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HomeNewsArchivesSea Scoop! #9: Fresh Water Sharks

Sea Scoop! #9: Fresh Water Sharks

Published August, 2005
Dear Sea Scoop!
While visiting Lake Nicaragua, I was told that the lake has the only freshwater sharks in the world. Can sharks live in fresh water and if so are they big enough to be dangerous to humans?

– Susie Curtis, St. Croix, VI
Dear Susie –
Sharks are in the class chondrichthyes (kon-DRICK-these), an ancient group of fish that are cartilaginous (kar-tih-LAJ-in-us). Cartilaginous fish have skeletons that are made of cartilage (like we have in our nose and ears) rather than bone. Members of the cartilaginous fish also include all rays and skates.
Sharks are mainly marine (saltwater) inhabitants, however many sharks and rays can and do spend part of their lives in freshwater. As many as 43 species can travel miles into brackish and freshwater. Some of these, such as the smooth dogfish and sandbar shark travel to estuaries to give birth or feed. Others can travel many miles upriver and can spend weeks, months or even years in freshwater. The "freshwater sharks" of Lake Nicaragua are bull sharks (Carcharhinus leucas), a marine species that has adapted to survive in freshwater. These sharks are capable of freely moving between the Caribbean Sea, a saltwater body, and Lake Nicaragua, a freshwater body, by way of the Rio San Juan. Bull sharks can be found in tropical and subtropical waters worldwide. Researchers have found that this fierce predator can travel 4,200 kilometers (2,600 miles) upstream, and can spend between 4-6 years in freshwater. One bull shark was even found in the Mississippi River in Illinois!
The key to this is the bull shark's amazing capacity for osmoregulation (AHS-moh-reg-you-LAY-shun) – the exchange and balance of water and mineral salts in the blood. Saltwater fishes have adapted to ensure that they keep enough freshwater inside their body to avoid dehydration. When bull sharks move to freshwater, their osmoregulation must readjust to keep salts from moving out of their body to the less salty environment.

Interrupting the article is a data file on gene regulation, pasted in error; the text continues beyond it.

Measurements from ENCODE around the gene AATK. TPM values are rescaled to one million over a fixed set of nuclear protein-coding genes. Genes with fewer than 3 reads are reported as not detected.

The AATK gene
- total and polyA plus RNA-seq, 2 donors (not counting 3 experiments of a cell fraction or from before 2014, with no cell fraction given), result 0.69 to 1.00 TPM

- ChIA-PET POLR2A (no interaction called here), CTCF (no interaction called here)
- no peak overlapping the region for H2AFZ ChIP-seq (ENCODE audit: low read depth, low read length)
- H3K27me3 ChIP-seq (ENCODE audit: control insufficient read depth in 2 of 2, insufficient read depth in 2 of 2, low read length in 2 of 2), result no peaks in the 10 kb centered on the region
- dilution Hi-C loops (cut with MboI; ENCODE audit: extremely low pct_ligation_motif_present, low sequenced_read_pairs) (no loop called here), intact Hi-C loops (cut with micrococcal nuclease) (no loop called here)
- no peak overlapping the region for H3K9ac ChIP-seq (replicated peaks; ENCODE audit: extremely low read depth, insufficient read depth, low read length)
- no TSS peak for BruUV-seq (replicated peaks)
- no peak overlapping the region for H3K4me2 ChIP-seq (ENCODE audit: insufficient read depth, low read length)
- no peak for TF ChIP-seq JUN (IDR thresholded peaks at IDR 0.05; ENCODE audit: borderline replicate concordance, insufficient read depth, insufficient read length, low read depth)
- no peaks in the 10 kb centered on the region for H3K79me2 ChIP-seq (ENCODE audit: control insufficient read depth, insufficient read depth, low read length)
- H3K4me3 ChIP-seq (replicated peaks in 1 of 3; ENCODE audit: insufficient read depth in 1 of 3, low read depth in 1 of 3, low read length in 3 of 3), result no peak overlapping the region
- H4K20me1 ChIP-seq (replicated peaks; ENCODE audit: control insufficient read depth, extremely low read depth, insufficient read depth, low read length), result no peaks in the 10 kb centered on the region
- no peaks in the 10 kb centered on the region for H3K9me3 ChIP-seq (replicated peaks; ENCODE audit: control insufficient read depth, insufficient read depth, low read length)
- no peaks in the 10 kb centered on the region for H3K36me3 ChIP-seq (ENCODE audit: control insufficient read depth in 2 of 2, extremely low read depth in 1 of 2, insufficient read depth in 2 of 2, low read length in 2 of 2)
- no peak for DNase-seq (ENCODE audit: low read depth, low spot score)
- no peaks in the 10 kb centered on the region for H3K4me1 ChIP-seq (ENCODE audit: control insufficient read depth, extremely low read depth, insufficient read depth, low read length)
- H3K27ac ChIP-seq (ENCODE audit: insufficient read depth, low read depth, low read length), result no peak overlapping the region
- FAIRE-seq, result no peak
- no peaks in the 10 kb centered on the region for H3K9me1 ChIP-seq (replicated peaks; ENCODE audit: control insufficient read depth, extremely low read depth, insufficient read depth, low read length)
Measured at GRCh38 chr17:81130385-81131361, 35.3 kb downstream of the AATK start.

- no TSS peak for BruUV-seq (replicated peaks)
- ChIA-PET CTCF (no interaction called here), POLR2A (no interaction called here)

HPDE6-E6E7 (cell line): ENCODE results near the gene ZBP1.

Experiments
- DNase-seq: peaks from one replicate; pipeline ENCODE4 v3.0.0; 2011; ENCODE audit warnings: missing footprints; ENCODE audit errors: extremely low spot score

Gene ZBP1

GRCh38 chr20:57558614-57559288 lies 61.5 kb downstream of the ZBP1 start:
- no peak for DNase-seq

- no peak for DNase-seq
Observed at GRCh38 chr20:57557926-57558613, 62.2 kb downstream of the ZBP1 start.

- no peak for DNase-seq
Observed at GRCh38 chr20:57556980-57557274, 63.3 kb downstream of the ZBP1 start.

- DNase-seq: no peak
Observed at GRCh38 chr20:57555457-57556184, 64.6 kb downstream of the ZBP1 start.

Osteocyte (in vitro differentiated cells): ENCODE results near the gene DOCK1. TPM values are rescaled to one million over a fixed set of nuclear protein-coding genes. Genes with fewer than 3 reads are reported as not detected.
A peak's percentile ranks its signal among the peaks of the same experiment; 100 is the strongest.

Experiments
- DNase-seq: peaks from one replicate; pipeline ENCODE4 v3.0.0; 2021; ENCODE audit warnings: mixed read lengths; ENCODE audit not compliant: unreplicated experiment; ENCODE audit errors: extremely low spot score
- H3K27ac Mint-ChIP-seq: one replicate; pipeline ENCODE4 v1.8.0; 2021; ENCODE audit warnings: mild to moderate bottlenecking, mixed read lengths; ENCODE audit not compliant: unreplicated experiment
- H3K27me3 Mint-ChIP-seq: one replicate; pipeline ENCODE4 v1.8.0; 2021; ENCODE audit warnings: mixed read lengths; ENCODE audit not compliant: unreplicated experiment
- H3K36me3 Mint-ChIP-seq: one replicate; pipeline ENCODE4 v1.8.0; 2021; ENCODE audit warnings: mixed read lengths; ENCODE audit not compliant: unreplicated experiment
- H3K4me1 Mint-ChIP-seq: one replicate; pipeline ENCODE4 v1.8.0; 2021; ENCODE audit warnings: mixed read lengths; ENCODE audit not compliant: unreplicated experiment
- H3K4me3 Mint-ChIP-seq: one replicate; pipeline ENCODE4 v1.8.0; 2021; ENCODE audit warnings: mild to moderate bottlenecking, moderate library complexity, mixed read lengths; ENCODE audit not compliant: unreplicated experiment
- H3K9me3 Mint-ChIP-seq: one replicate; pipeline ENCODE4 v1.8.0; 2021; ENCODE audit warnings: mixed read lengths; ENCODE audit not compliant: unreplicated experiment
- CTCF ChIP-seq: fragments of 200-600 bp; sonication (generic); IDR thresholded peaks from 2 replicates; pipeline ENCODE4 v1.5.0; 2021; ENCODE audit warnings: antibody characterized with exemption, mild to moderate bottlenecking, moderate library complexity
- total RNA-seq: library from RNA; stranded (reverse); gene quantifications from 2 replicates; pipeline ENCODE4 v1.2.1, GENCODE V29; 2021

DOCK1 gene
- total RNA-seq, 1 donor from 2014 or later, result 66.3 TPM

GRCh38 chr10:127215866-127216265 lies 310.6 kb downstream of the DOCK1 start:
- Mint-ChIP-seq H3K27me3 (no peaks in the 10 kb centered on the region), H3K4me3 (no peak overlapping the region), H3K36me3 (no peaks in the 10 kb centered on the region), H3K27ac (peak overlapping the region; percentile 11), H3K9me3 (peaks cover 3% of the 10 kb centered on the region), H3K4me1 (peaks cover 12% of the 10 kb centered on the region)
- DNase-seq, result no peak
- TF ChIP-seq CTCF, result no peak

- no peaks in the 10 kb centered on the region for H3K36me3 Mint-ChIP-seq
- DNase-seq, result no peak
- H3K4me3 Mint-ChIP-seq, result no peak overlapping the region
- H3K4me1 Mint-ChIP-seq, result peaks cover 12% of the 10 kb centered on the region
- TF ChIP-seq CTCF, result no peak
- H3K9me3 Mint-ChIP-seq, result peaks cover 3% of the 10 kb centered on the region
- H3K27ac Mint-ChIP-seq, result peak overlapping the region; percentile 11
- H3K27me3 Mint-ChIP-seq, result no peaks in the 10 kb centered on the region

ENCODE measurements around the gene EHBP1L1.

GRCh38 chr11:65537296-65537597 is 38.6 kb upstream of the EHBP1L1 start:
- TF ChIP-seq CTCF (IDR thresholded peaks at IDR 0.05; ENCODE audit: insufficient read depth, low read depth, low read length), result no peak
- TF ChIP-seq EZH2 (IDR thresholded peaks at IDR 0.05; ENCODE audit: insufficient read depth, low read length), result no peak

Bull sharks are considered one of the deadliest sharks in the world. They can grow quite large. The maximum reported length of a bull shark is 3.5 meters, or about 11 feet. They are found in freshwater as well as very shallow coastal waters, and their fearless nature makes bull sharks more of a potential threat to humans than either the great white or tiger sharks. According to the International Shark Attack File, bull sharks are historically responsible for at least 69 unprovoked attacks on humans around the world, 17 of which resulted in a fatality. Bull sharks are the likely culprit in the 1916 New Jersey shark attacks which resulted in 5 deaths in a two-week time period. Three of the attacks were in a shallow creek 15 miles away from the ocean.
Today's Tip:
Sharks are fascinating animals that have been around for millions of years. More and more people are beginning to understand that sharks are not the mindless feeding machines we once thought. There are approximately 350 species of sharks in the world, 80% of which are either incapable of or unlikely to cause harm to humans. In fact, in the United States the odds of being attacked by a shark are about 1 in 6 million. Compare that with the odds of a death resulting from falling down the stairs at 1 in 200,000 and you should feel much safer on your next trip to the beach – although maybe not as safe coming down the stairs!. Sharks play a very important role in the ocean ecosystem. As the apex predator they help keep fish and other marine animal populations in check by culling out the sick, weak or young. To me, the most frightening shark statistic is that human beings are responsible for killing between 20 and 30 million sharks per year. Sharks are fished for their meat and fins, which are considered a delicacy in some parts of the world. Many scientists say the number of sharks worldwide has dropped by 50 percent over the past fifteen years. Among some kinds of sharks, the number may have decreased by more than 70 percent. Only recently have they been afforded the protection they need – 208 shark species have been identified and put on the IUCN Red List of Threatened Species as either endangered, threatened or in need of further research.
For more information on sharks:
Discovery Channel's Shark Week
Freshwater Sharks, Skates and Rays
International Shark Attack File
NOVA Online Adventure: Island of the Sharks
ReefQuest Centre for Shark Research
World Conservation Organization Shark Specialist Group
For more information on marine conservation:
The Ocean Conservancy
http://www.oceanconservancy.org
Marine Conservation Biology Institute
http://www.mcbi.org/
Oceana
http://www.oceana.org/
The Nature Conservancy Marine Initiatives
http://www.nature.org/initiatives/marine/
Have a question about the world beneath the waves? Write it down and send it to Sea Scoop! Please remember to include your name and where you're from.
For more information on marine science in the Virgin Islands, visit the University of the Virgin Islands' Center for Marine & Environmental Studies.
Elizabeth Ban is the University of the Virgin Islands Marine Adviser for St. Thomas and St. John. She works to inform and educate citizens about ocean resources and promote coastal ecosystem health. She is based at UVI's Center for Marine and Environmental studies on the St. Thomas Campus. For more information about UVI's Marine Advisory programs, please call 340-693-1392.
Note: The photo of the Bull Shark was provided by Kevin McGimpsey.Click Here to visit his Web site.